James Theodore Bent, The Cyclades (1885), reissued 2002 by Archaeopress, Oxford in the ‘3rd Guides’ series.
Thucydides’s Peloponnesian War, V, 84–116 is poignantly relevant to Milos.

Milos Travel Guide

lodging

Milos Island, Greece.

The island offers mainly simple accommodations.
In Adámas, Giannis Apartments are spacious and pleasant and in a quiet neighbourhood (T. 22870 22204, fax 22144, www. giannisapartments.gr).
Attractively situated above the harbour of Klima, and close to the archaeological areas, is the Hotel Panorama (T. 22870 21623, fax 22112); while higher up in the alleyways of Pláka are two charming alternatives with good views: Archondoula Studios (T. 22870 23820) and Betty’s Studios (T. 22870 21538).
Across the island, be hind the beach at Palaiochóri, are the pleasantly appointed Artemis Bungalows (T./fax. 22870 31221).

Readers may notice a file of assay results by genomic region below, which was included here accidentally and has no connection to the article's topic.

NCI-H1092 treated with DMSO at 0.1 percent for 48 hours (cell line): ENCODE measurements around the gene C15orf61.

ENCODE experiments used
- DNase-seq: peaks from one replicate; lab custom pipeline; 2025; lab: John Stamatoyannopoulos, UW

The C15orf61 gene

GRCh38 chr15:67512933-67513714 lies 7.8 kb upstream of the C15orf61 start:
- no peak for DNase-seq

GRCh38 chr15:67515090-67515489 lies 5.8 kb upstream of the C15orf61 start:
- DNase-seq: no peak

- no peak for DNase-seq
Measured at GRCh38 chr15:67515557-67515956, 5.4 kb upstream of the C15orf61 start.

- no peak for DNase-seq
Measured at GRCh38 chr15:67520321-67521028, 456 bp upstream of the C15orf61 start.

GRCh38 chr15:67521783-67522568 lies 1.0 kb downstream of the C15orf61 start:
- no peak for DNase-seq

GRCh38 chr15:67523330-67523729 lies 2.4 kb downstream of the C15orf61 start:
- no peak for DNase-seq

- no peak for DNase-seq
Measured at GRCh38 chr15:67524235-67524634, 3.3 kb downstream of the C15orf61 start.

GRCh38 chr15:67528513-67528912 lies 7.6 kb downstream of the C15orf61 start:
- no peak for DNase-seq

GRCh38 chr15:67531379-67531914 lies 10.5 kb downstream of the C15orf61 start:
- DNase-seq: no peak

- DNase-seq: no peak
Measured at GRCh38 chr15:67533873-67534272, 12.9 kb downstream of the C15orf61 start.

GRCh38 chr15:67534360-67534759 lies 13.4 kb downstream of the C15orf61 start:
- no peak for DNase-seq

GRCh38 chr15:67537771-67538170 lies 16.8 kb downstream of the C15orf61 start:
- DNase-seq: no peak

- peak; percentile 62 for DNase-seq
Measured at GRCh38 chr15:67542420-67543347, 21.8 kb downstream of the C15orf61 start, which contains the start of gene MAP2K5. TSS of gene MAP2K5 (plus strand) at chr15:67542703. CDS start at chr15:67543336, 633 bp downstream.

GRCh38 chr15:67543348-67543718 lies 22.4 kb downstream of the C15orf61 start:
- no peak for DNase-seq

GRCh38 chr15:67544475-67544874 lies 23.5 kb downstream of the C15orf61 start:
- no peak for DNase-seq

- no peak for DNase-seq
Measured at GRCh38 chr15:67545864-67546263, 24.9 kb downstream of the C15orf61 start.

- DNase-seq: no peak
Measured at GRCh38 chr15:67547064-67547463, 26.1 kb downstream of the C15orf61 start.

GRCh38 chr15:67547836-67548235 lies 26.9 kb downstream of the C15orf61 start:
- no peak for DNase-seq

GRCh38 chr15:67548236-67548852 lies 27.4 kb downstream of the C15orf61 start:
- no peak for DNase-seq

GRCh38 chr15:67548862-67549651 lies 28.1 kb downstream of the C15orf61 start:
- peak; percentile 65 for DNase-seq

At Pollónia, the Kostantakis Farm and Studios offers comfortable and attractive studios, as well as wine and produce grown on its own farm, (T. 22870 41357, fax 41500, www.kostantakis.gr)
The most unusual solution of all, is in a converted windmill on the ridge at Trypití: there are three units at the Marketos Windmill and its out buildings, all with clear views (T. 22870 22147, fax 22384).

Milos Travel Guide

museums

Milos Island, Greece.

Ecclesiastical Museum
Milos Archaeological Museum
Mining Museum of Milos

Milos Travel Guide

practical info

Milos Island, Greece.

848 00 Milos: area 158sq km; perimeter 139km; resi dent population 4,736; max. altitude 748 m. Port Authority: T. 22870 23360. Travel information: Milos Travel, T. 22870 22000, fax. 22688, www.milostravel. gr, (Pollónia) Blue Waters Travel (Patrick and Sheila Warwick), tel. 22870 41234. General information: www.milos-island.gr

Milos Travel Guide